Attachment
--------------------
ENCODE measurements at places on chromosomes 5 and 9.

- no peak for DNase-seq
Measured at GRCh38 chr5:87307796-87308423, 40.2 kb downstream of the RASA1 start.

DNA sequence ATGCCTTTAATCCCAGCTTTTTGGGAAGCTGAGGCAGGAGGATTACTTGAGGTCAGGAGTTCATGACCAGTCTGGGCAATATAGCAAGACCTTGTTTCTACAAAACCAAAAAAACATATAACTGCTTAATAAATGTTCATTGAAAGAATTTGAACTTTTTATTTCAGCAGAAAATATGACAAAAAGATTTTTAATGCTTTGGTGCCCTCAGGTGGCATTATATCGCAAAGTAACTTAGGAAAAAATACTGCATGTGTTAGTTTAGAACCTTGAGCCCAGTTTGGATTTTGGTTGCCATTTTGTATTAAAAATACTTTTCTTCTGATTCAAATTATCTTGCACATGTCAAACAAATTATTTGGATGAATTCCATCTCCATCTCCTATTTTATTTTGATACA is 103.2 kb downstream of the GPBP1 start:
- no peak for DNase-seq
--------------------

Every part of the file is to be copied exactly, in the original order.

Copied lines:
ENCODE measurements at places on chromosomes 5 and 9.

- no peak for DNase-seq
Measured at GRCh38 chr5:87307796-87308423, 40.2 kb downstream of the RASA1 start.

DNA sequence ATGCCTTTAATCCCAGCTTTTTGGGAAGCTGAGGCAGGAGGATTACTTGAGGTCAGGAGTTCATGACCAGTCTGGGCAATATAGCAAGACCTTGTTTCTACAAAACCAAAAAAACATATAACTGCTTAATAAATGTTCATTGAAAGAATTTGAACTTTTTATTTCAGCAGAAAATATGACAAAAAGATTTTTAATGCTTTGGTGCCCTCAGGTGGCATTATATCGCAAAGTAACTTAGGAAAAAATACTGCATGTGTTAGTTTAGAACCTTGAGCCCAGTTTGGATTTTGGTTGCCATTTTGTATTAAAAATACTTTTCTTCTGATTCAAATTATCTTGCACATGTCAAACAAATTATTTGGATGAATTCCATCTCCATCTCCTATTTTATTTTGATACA is 103.2 kb downstream of the GPBP1 start:
- no peak for DNase-seq